Bemidji State men's hockey: Hunt's slap shot stands out
There are a few circumstances that get Bemidji State men's hockey team fans on the edge of their seats during a game.
A sure one is whenever freshman defender Brad Hunt gets control of the puck at the point.
A murmur steadily growing louder can be heard, "shooooot ... shoooot the puck!"
A booming slap shot has a way of energizing a crowd ... and Hunt has one -- a very good one at that.
The freshman defender has made an immediate impact with the Beavers, who face Notre Dame Saturday in the opening game of the NCAA Tournament's Midwest Regional in Grand Rapids, Mich.
To this point in the season Hunt has amassed nine goals and 22 assists for 31 points. That ranks him fifth nationally among all rookies and defensemen overall. Seven of his goals have come on the power play
His prowess on offensive and dependability on the defensive side earned Hunt College Hockey America Rookie of the Year honors.
Bemidji State head coach Tom Serratore doesn't mince any words when describing the impressive freshman.
"Hunt is the best freshman we've had here at the DI level," Serratore reported. "Coming in we knew he was crafty, but we didn't know how quickly he'd adjust to the collegiate level of play. He adjusted very quickly."
Coming into the 2008-09 season, Serratore reported the BSU coaching staff had some concerns about the power play. "Hunt's quick maturation took care of that," Serratore reported. "Our power play is ranked sixth nationally and Hunt is a big reason why."
Hunt's a scoring threat with his big shot, but he also makes plays with excellent passing abilities. "He's learned how to fake the shot and then move the puck around defenders," Serratore reported. "That's added another big element to his game.
"Defensively he's very accountable and we are confident playing him in any situation."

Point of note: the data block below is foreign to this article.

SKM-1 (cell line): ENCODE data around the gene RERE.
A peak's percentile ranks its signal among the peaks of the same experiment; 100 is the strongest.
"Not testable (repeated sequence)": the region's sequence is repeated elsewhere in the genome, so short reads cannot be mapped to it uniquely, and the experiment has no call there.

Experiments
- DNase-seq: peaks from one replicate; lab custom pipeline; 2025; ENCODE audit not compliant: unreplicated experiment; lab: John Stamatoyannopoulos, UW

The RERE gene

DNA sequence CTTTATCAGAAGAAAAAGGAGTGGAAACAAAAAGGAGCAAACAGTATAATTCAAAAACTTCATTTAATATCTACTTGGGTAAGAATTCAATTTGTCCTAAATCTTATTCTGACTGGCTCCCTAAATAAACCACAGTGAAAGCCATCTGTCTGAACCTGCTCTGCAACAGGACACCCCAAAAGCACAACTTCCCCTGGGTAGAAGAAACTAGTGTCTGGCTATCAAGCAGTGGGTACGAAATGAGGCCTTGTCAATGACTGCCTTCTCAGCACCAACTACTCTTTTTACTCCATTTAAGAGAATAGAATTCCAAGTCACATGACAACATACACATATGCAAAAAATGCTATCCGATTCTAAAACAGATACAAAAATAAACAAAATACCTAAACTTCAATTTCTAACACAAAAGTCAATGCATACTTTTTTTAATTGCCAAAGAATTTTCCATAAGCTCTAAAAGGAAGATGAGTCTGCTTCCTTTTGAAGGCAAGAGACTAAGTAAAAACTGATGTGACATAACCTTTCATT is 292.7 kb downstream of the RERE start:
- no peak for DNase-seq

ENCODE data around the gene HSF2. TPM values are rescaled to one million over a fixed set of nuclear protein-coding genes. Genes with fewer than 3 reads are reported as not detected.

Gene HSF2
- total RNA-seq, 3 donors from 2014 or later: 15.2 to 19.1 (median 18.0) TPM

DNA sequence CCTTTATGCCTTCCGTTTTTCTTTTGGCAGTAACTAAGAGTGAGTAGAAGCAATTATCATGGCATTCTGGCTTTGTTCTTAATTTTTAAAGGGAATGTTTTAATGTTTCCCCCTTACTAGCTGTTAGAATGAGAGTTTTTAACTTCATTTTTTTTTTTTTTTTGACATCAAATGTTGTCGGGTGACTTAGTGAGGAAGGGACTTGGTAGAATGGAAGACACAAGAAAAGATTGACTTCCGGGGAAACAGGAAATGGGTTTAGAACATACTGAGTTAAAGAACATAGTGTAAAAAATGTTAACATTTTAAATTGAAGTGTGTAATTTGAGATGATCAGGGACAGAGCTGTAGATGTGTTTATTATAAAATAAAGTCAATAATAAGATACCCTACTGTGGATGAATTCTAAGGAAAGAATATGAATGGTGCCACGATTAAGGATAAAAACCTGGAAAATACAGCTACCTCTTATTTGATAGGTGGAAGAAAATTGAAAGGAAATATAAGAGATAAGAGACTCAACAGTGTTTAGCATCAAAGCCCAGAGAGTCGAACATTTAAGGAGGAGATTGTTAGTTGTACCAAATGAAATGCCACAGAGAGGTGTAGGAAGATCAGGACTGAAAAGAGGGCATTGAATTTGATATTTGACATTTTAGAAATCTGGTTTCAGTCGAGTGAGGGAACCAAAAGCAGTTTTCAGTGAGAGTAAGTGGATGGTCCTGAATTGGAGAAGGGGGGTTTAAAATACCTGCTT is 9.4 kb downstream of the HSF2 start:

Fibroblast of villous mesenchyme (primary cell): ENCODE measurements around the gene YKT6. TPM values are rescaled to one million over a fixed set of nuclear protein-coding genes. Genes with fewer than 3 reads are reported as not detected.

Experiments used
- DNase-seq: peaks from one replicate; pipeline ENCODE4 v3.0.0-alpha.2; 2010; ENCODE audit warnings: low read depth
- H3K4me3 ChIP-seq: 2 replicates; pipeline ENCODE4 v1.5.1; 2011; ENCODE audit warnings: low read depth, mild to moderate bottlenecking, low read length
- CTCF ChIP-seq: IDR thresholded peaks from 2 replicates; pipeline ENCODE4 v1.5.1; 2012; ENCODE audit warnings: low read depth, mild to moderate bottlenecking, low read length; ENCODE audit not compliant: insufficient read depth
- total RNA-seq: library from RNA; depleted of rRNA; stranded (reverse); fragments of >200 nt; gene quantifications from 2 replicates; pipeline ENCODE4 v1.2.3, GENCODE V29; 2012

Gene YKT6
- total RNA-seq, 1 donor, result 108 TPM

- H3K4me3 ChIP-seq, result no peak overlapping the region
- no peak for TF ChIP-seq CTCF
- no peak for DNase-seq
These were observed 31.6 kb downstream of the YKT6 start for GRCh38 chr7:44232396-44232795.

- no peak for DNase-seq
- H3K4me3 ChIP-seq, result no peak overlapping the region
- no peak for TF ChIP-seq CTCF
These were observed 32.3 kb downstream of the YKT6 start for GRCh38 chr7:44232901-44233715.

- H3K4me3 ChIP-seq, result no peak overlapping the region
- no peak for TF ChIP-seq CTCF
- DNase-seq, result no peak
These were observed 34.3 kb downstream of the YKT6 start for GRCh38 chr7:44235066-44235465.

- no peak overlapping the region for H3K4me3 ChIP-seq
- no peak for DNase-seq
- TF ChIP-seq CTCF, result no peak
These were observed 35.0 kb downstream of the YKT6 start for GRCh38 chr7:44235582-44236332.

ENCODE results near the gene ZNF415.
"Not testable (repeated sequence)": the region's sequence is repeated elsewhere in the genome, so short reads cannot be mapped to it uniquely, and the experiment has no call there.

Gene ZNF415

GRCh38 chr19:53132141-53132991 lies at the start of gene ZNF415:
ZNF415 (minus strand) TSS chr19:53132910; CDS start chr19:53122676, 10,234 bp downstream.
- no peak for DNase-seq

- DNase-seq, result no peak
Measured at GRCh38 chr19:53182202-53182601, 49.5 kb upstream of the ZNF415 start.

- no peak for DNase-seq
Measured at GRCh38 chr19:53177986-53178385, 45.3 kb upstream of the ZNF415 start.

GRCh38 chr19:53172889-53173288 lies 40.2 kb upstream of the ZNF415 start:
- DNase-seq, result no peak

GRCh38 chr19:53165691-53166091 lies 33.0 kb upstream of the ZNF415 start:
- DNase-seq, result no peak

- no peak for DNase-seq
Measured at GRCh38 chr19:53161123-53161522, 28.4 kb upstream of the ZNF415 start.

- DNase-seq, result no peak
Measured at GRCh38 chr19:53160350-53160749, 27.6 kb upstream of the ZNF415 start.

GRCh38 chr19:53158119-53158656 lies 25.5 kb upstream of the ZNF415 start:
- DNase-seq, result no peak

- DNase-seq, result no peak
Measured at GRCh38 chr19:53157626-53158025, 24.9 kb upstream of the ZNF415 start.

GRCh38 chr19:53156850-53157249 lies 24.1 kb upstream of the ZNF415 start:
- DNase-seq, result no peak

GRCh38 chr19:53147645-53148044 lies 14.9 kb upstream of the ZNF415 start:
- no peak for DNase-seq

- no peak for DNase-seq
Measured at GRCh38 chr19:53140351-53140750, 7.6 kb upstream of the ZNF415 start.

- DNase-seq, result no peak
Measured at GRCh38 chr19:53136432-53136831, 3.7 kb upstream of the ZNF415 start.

Possibly most impressive about Hunt's rookie season is how much stronger he's become over the course of the season, Serratore continued. "Early in the year he'd work hard to the point where his legs would give out," he said. "He's so much stronger now we can have him on the ice a lot."
Hunt admitted he was a bit nervous when he first came to Bemidji State, not really knowing what to expect from the University or college hockey in general. "The veteran players made me feel comfortable immediately," Hunt reported. "It was just like having a bunch of big brothers looking out for me."
Not the biggest of players at 5-9, 168, Hunt said it was immediately evident he would have to work hard to get stronger. In addition, he soaked in pointers given by the BSU coaches on how to use his quickness and gain leverage against bigger players.
"I worked hard in the gym and then on the ice during practice as well," he said. "I was fortunate to get a shot at playing and things just went on from there."
Somewhat surprisingly, Hunt said he never realized he had the capability to generate a big shot until a couple of years ago. "To that point I concentrated on making plays through passing," he said. "Once I realized I had a pretty good shot I worked on it all the time -- shooting in the back yard and the garage off of little sheets of plastic."
With a CHA regular season title, a CHA playoff championship and a berth in the NCAA Tournament already in the bag, Hunt said this is the most enjoyable hockey season he's ever experienced.
"I am so excited to get the opportunity to play in the national tournament against a very tough team like Notre Dame," he said. "This is what we work so hard for -- this kind of opportunity. We are all really pumped up to play.
""We've had six solid weeks of very good and hard working practices," he said.
What's it going to take to defeat a quality team like Notre dame on a national stage? ""Just keep doing what's made us successful all year," he said, "work hard, play smart and listen to the coaches. In order to compete against a team like Notre Dame we have to take care of the puck and then capitalize when we get the opportunity."
If one of the opportunities is a Hunt slap shot, it's certain the Bemidji State fans will be on the edge of their seats.